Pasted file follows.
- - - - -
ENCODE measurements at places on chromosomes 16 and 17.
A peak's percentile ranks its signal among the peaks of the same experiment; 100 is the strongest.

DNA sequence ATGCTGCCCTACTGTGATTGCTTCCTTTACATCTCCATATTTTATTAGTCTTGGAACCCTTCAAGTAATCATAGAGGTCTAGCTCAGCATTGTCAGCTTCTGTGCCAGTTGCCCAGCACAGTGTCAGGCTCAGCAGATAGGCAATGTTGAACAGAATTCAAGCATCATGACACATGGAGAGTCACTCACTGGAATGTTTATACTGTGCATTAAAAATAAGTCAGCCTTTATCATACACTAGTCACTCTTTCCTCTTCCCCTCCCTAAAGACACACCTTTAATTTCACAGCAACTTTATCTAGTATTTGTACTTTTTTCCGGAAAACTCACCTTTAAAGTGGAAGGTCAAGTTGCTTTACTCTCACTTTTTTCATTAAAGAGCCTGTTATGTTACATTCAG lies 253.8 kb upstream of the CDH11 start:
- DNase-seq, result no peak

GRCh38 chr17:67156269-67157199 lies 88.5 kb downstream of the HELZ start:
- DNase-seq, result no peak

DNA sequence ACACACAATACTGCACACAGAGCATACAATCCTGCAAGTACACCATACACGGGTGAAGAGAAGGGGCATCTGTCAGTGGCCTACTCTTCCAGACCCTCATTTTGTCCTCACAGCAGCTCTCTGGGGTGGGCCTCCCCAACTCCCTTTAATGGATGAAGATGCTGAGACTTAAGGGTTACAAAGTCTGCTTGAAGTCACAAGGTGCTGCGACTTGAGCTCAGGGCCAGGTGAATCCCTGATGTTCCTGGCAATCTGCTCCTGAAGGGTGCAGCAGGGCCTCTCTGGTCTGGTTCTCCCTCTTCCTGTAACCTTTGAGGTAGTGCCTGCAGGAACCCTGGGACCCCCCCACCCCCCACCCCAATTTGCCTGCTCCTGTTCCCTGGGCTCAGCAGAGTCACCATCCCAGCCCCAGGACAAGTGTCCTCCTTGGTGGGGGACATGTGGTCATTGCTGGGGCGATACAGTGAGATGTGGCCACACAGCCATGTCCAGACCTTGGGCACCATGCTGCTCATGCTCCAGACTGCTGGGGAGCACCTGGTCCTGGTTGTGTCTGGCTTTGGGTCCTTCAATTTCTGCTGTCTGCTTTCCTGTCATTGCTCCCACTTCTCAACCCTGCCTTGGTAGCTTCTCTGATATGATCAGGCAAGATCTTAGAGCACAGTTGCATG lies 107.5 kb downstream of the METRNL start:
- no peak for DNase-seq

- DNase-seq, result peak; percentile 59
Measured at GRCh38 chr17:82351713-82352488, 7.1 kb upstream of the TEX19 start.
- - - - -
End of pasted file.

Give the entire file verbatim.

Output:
ENCODE measurements at places on chromosomes 16 and 17.
A peak's percentile ranks its signal among the peaks of the same experiment; 100 is the strongest.

DNA sequence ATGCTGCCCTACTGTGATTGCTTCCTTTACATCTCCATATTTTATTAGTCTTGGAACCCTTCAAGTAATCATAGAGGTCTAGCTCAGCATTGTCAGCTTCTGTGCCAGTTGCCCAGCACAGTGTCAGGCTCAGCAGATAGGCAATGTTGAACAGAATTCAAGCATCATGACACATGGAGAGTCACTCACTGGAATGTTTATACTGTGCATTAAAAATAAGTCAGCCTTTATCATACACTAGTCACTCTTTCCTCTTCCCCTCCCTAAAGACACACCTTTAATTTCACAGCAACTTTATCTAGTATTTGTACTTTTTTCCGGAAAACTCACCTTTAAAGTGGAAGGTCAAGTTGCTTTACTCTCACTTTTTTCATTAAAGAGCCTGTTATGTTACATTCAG lies 253.8 kb upstream of the CDH11 start:
- DNase-seq, result no peak

GRCh38 chr17:67156269-67157199 lies 88.5 kb downstream of the HELZ start:
- DNase-seq, result no peak

DNA sequence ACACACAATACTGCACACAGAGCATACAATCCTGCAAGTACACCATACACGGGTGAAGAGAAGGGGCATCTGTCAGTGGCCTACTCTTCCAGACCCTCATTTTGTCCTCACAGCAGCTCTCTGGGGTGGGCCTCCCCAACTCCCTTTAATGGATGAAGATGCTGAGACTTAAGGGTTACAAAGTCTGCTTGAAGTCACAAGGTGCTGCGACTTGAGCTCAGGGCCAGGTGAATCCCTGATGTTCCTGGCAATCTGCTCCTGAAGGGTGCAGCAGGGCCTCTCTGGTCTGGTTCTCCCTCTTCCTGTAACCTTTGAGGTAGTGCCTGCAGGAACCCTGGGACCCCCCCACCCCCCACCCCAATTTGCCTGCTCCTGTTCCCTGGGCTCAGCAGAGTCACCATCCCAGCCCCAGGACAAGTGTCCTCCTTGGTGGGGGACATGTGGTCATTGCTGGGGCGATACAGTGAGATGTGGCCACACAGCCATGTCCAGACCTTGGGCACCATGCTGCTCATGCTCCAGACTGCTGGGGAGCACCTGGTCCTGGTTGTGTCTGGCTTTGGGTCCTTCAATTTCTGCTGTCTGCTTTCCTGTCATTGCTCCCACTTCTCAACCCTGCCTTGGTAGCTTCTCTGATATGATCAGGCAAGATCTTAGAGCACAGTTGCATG lies 107.5 kb downstream of the METRNL start:
- no peak for DNase-seq

- DNase-seq, result peak; percentile 59
Measured at GRCh38 chr17:82351713-82352488, 7.1 kb upstream of the TEX19 start.